Words nearby haemo-
WORDS THAT USE HAEMO-
What does haemo- mean?
Haemo- comes from the Greek haîma, meaning “blood.”
The combining form haemo- is a variant of hemo- and is chiefly used in British English.
Want to know more? Read our Words That Use hemo- article.
Historically, haemo- has been written as hæmo-, featuring a ligature of the a and e.
Other variants of haemo- used like hemo- are hem-, hema-, hemat-, and hemato-. As with haemo-, all these combining forms are often spelled with an additional a in British English, as in haem-, haema-, haemat-, and haemato-.
You can learn all about the specific applications for each of these forms at our Words That Use articles for them.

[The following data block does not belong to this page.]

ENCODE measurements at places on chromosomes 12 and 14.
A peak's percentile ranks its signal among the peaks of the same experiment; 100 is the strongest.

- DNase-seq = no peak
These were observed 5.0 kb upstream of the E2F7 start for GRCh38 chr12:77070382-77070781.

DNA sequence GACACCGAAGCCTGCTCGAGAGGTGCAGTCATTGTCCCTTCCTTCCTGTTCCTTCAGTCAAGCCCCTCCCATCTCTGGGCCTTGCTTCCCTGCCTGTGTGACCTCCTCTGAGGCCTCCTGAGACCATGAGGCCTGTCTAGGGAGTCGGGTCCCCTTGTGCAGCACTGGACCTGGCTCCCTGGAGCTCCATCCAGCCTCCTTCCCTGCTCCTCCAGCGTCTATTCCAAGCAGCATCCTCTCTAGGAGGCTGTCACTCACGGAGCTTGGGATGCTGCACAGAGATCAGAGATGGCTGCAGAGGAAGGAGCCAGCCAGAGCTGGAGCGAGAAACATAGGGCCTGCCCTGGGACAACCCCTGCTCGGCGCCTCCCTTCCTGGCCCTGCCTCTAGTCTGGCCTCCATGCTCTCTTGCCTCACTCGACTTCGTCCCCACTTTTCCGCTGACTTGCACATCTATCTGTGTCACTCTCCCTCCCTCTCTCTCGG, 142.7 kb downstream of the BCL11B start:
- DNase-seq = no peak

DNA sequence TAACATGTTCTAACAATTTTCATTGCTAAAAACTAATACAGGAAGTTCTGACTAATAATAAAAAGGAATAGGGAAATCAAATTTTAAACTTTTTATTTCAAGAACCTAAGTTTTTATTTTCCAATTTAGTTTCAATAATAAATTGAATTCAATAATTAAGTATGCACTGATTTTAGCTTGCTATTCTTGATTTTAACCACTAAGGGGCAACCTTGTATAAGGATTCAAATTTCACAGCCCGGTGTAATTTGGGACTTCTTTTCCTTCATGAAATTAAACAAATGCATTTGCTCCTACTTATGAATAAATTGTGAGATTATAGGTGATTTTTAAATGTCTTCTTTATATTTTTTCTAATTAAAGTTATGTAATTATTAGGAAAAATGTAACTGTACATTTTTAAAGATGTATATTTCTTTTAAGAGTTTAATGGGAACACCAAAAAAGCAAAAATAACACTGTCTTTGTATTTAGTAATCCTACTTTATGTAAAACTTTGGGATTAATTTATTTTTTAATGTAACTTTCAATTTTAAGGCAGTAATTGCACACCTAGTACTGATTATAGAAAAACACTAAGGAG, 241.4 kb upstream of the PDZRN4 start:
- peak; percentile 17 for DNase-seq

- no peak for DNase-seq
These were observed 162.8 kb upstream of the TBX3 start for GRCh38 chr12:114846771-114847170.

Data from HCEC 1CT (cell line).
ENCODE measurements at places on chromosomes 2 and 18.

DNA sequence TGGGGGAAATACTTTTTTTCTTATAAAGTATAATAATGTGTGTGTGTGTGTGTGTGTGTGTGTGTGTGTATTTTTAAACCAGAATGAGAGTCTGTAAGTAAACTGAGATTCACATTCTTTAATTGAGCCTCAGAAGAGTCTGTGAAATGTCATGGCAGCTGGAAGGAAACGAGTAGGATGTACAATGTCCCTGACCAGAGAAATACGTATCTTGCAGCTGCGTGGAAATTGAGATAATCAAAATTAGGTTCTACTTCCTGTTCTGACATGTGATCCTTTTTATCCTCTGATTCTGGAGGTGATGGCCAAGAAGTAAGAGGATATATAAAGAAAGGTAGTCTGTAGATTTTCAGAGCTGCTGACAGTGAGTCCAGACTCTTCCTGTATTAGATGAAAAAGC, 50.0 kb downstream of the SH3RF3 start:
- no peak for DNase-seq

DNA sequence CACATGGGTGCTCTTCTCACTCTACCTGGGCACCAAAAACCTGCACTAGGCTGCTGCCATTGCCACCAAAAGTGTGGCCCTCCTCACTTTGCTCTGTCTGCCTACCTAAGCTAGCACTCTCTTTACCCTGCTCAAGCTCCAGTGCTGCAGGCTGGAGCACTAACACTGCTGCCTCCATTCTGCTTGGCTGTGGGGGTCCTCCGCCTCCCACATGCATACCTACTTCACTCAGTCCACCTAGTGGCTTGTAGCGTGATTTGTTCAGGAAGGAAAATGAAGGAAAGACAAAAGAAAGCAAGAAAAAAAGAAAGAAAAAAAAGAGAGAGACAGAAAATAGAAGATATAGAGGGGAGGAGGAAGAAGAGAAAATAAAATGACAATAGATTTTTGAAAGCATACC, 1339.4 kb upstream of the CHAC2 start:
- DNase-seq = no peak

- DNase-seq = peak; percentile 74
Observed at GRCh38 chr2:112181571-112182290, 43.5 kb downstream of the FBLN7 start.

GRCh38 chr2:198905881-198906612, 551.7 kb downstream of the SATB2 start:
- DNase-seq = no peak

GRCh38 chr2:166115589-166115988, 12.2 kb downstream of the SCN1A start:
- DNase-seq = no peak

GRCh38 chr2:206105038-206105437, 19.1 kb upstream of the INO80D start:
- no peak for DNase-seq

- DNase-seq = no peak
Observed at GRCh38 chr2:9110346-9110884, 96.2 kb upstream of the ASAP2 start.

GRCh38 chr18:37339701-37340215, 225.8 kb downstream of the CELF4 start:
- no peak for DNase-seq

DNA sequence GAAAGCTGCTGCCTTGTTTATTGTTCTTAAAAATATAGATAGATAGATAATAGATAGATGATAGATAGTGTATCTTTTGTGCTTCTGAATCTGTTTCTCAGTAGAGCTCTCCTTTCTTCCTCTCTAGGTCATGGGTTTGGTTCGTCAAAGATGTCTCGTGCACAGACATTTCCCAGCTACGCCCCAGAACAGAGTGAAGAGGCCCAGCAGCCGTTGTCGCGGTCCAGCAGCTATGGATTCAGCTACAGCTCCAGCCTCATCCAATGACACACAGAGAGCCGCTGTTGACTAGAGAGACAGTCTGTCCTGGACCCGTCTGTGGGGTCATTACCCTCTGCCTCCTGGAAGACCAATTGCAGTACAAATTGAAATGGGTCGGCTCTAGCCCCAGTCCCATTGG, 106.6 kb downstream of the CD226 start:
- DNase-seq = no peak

Examples of haemo-
An example of a medical term that you may have encountered that features the combining form haemo- is haemocyte, meaning “blood cell.”
The haemo- part of haemocyte means “blood.” The second part of the word, -cyte, is a combining form that means “cell.” Haemocyte literally translates to “blood cell.”
And a haemorrhage, from the Greek haimorrhagía, is “a profuse discharge of blood.” The -rhhage part of the word means “rupture, profuse discharge, abnormal flow.” So, haemorrhage is literally an “abnormal flow of blood.”
Finally, you’ve probably heard of (and hopefully haven’t gotten) haemorrhoids, abnormally large veins in the anorectal area. It comes from the Greek haimorroḯda, meaning “discharghing blood.”
What are some words that use the combining form haemo-?
What are some other forms that haemo- may be commonly confused with?
How to use haemo- in a sentence
We had to put them in haemo-sol, which is nothing more than a material that will take out the blood.Warren Commission (3 of 26): Hearings Vol. III (of 15)|The President's Commission on the Assassination of President Kennedy